For the first time since COVID-19 broke out in the District, Metro has returned to pre-pandemic service levels, according to a press release last week.
Washington Metropolitan Area Transit Authority officials announced they resumed regular train hours Sunday after COVID-19 precautions deflated ridership, cut staffing and slashed riding hours to new lows in the past few months. The number of trips and staff will increase, and riding hours will return to its original schedule – from 5 a.m. on weekdays, 7 a.m. on Saturdays and 8 a.m. on Sundays to 11 p.m. every night – the release states.
“Wait times will be reduced dramatically, with trains running every eight minutes on each line during rush hours, and every 12 minutes on the Red Line and 15 minutes the Orange, Blue, Silver, Green and Yellow lines during off-peak times,” the release states.
Weekday trips will more than double from 511 to more than 1,200, and daily train operators will also jump from 180 to more than 350 as a result of the expansion, according to the release.
Officials will restore the Metrobus to regular operating schedules Sunday, allowing the bus to ride from 4 a.m. to midnight each day. Metrobus will offer service on 174 routes, and officials will increase weekly bus circulation from 700 to 1,400, the release states.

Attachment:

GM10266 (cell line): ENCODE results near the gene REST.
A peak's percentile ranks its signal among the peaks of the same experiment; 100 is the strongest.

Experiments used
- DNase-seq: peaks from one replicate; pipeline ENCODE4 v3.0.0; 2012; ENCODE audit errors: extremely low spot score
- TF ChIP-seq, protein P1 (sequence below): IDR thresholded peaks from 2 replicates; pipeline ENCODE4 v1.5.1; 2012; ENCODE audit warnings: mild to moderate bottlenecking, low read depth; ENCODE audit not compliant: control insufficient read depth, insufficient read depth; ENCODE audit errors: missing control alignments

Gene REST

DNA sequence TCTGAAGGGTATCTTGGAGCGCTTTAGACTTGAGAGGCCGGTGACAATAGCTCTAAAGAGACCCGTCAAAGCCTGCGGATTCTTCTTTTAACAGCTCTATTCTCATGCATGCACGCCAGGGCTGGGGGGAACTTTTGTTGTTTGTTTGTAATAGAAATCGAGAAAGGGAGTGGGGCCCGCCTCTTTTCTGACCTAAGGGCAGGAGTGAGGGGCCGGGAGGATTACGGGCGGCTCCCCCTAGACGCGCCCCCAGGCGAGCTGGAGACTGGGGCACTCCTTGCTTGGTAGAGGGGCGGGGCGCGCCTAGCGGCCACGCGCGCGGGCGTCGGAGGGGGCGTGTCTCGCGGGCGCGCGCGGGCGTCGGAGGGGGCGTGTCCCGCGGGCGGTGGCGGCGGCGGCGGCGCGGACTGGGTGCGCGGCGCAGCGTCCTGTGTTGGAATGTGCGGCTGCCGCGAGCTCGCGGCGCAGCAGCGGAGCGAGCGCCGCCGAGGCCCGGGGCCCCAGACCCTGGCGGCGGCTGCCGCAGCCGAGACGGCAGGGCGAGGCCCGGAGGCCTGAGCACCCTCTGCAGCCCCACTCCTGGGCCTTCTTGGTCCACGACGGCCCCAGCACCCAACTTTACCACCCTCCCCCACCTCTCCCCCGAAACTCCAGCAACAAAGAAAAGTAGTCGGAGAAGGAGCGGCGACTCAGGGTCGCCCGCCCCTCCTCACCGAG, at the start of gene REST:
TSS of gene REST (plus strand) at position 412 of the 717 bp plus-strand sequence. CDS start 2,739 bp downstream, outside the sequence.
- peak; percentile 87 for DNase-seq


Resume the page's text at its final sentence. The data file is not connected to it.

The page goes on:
WMATA officials said they anticipate Metrobus ridership to increase capacity to 75 percent on weekdays, 85 percent on Saturdays and 90 percent on Sundays, after the vehicles remained at 40 percent in recent months, the release states.
Paul Wiedefeld, Metro’s CEO and general manager, said the increased number of trains and buses in operation will allow passengers to social distance, but riders are still required to wear face coverings. Wiedefeld added that Metro was able to expand its service after receiving federal funding from the CARES Act.
“Thanks to our congressional delegation, CARES federal funding makes it possible for us to restore service in support of economic recovery for the national capital region,” he said. “As they return, we want our customers to know that facial coverings are required everywhere on the system.”
The release adds that the agency’s Pandemic Task Force has collected 30,000 gallons of disinfectant, 70,000 gallons of hand sanitizer, almost 3 million masks and 2 million pairs of gloves “to keep employees and customers safe.”
“If gallon jugs of the disinfectant and hand sanitizer were stacked vertically, they’d stretch nearly 17 miles high, more than double the typical cruising altitude of a commercial jetliner,” the release states.
This article appeared in the August 21, 2020 issue of the Hatchet.